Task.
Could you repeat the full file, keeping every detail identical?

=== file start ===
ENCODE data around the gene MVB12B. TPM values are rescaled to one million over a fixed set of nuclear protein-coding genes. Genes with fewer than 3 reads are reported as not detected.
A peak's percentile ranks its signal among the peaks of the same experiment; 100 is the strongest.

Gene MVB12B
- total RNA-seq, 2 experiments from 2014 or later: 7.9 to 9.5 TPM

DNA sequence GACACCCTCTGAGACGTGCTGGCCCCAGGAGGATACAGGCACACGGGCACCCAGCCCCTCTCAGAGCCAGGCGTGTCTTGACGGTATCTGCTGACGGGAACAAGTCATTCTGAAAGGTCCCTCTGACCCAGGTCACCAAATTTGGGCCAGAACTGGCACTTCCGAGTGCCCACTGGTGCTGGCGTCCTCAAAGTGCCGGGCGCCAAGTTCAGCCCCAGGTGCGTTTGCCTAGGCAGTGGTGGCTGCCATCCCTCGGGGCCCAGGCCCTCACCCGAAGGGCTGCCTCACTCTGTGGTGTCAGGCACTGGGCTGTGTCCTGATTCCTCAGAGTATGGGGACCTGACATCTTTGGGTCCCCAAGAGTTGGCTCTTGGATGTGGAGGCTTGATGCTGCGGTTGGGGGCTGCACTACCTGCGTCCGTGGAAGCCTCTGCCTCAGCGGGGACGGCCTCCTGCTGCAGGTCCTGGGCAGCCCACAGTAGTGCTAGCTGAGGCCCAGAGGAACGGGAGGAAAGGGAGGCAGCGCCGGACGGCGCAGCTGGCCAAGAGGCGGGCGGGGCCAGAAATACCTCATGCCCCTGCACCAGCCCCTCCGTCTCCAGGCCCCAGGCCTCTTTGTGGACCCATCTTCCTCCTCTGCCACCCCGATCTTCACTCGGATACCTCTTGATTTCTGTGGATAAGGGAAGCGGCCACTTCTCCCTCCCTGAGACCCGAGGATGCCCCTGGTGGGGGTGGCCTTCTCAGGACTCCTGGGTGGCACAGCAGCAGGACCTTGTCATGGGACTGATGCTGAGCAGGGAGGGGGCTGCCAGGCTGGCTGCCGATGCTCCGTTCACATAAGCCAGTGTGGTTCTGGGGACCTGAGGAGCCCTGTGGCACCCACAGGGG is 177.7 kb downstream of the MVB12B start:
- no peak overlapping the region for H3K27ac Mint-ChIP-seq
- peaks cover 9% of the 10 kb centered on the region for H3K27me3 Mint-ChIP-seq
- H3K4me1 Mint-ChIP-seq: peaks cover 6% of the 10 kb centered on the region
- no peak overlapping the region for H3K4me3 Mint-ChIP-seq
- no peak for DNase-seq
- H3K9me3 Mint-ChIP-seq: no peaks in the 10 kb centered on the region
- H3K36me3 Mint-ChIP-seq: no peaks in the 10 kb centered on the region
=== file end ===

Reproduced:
ENCODE data around the gene MVB12B. TPM values are rescaled to one million over a fixed set of nuclear protein-coding genes. Genes with fewer than 3 reads are reported as not detected.
A peak's percentile ranks its signal among the peaks of the same experiment; 100 is the strongest.

Gene MVB12B
- total RNA-seq, 2 experiments from 2014 or later: 7.9 to 9.5 TPM

DNA sequence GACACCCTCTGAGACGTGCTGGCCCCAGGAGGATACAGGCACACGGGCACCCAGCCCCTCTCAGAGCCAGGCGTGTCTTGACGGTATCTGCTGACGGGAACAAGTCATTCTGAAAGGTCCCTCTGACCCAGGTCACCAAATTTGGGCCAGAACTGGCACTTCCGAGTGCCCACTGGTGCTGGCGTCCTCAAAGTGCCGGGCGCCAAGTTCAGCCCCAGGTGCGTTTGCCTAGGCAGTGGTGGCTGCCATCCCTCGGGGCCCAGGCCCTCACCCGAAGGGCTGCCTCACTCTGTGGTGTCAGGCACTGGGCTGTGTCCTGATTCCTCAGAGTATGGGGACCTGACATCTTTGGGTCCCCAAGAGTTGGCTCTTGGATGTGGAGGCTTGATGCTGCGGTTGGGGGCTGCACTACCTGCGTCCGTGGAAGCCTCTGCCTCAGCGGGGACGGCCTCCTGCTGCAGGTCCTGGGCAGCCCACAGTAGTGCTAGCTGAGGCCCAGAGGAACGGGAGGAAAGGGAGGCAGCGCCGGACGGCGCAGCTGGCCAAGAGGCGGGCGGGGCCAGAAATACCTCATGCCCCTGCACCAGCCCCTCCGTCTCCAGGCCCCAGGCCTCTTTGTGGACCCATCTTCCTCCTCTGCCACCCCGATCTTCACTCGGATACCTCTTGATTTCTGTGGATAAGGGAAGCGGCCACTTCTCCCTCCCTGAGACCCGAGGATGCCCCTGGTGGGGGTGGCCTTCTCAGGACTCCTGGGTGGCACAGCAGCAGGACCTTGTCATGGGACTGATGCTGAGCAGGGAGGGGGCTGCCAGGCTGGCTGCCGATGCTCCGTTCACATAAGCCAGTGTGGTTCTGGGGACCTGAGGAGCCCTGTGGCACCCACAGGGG is 177.7 kb downstream of the MVB12B start:
- no peak overlapping the region for H3K27ac Mint-ChIP-seq
- peaks cover 9% of the 10 kb centered on the region for H3K27me3 Mint-ChIP-seq
- H3K4me1 Mint-ChIP-seq: peaks cover 6% of the 10 kb centered on the region
- no peak overlapping the region for H3K4me3 Mint-ChIP-seq
- no peak for DNase-seq
- H3K9me3 Mint-ChIP-seq: no peaks in the 10 kb centered on the region
- H3K36me3 Mint-ChIP-seq: no peaks in the 10 kb centered on the region